Local playwright remembers Rwandan genocide


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Between April and July of 1994, more than 800,000 people were murdered in the small East African country of Rwanda. Those killed were members of the Tutsi ethnic minority and their supporters, and it took nearly 100 days for the world to turn its attention to the atrocities.

Twenty years after Rwandan genocide, the Englert Theater, 221 E. Washington St., is hoping to spread even more awareness of this dark moment in history with the play Dogs of Rwanda. 

Dogs of Rwanda, written and performed by University of Iowa MFA playwright and Working Group Theatre artistic director Sean Christopher Lewis, will première at the Englert at 7 p.m. Friday with tickets starting at $10. The show is presented as part of the Englert’s “In the Raw” series. 

Dogs of Rwanda tells the story of a 16-year-old boy named David who is a church missionary in Uganda. He follows a girl into the Rwandan woods to help a local boy. The play follows the book David wrote regarding his experiences of trying to save the boy. 

In 2011, Lewis — who has written, performed, and directed plays around the world — traveled to Rwanda to work on a theater piece with children who had been orphaned by the genocide 17 years earlier.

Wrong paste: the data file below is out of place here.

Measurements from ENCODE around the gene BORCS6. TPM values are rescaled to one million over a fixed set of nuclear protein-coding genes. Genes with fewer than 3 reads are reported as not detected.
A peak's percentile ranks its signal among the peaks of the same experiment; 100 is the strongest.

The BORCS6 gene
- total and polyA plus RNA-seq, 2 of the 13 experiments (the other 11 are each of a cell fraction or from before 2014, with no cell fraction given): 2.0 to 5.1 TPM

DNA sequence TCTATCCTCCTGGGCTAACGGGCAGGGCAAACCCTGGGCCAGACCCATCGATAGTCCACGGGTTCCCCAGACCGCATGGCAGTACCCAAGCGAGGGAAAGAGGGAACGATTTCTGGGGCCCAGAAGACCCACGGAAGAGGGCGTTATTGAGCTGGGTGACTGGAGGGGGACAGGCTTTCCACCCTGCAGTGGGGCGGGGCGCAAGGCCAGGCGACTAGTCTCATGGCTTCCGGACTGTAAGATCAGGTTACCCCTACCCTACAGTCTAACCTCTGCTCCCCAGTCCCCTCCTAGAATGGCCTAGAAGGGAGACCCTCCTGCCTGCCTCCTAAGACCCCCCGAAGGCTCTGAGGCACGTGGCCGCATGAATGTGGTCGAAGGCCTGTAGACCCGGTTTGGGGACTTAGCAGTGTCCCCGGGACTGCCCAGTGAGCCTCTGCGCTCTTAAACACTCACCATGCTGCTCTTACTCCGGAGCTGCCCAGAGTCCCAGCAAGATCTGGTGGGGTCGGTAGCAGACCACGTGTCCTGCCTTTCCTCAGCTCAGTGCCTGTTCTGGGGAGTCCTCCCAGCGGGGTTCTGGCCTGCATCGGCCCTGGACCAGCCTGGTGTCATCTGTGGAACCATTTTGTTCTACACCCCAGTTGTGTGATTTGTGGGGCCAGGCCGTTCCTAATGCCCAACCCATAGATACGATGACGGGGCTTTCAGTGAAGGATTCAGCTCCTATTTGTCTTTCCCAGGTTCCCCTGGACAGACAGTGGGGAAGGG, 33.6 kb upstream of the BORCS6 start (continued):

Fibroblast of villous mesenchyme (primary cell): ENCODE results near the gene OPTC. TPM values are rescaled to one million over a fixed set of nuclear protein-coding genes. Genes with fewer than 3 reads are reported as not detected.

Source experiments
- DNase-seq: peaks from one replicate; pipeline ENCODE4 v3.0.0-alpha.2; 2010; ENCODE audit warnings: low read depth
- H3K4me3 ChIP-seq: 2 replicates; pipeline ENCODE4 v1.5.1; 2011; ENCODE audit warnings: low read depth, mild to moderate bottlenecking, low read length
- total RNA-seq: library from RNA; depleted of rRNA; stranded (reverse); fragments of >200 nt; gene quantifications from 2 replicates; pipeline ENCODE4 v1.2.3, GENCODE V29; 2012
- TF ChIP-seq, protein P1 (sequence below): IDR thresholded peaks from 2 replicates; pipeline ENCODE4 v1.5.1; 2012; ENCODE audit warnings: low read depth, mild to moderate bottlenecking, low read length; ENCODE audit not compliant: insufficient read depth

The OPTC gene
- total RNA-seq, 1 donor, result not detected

“Most were too young to remember it, but everywhere you went you saw remnants of it, heard stories, saw survivors,”Lewis said. “It was harrowing and life-changing.”  

Jennifer Fawcett, the cofounder of the Working Group Theater, wrote the first play in the In the Raw series as well as traveled with Lewis to Rwanda. 

Both Fawcett and Lewis describe the story as more than a performance, but a show that asks important questions about forgiveness. 

“So forgiveness was interesting to me,” Lewis said. “I come from a Judeo-Christian background, and I thought what would it be like if missionaries got caught up in this … but the idea of how we forgive and what is unforgivable became the crux.” 

The In the Raw series is different from most shows performed at the Englert. Andre Perry, the Englert executive director, said it’s a chance for Iowa City audiences to experience a different type of show. 

“It’s an opportunity to get more experimental, or progressive, theater to the great community of Iowa City,” he said. 

The audience is placed on the stage with the actors, creating a more intimate experience. There are also very little technical effects. 

“We were interested in stripping new plays down to their bare essentials, the story and the words and letting those carry the audience away through the story,” Fawcett said. 

All three agree that Dogs of Rwanda has an effect on our society today. 

“It’s a different way of experiencing history and talking about and viewing our world,” Lewis said. 
Fawcett agreed. 

“It asks the questions about who has the right to tell stories when perceptions of events are different and memories can change,” she said. 

“The piece has fascinating questions at the core while still being entertainment,” Lewis added. “It’s a great story. That’s the only reason to see anything.” 

Dogs of Rwanda
Where: Englert, 221 E. Washington
When: 7 p.m. Friday
Admission: $10

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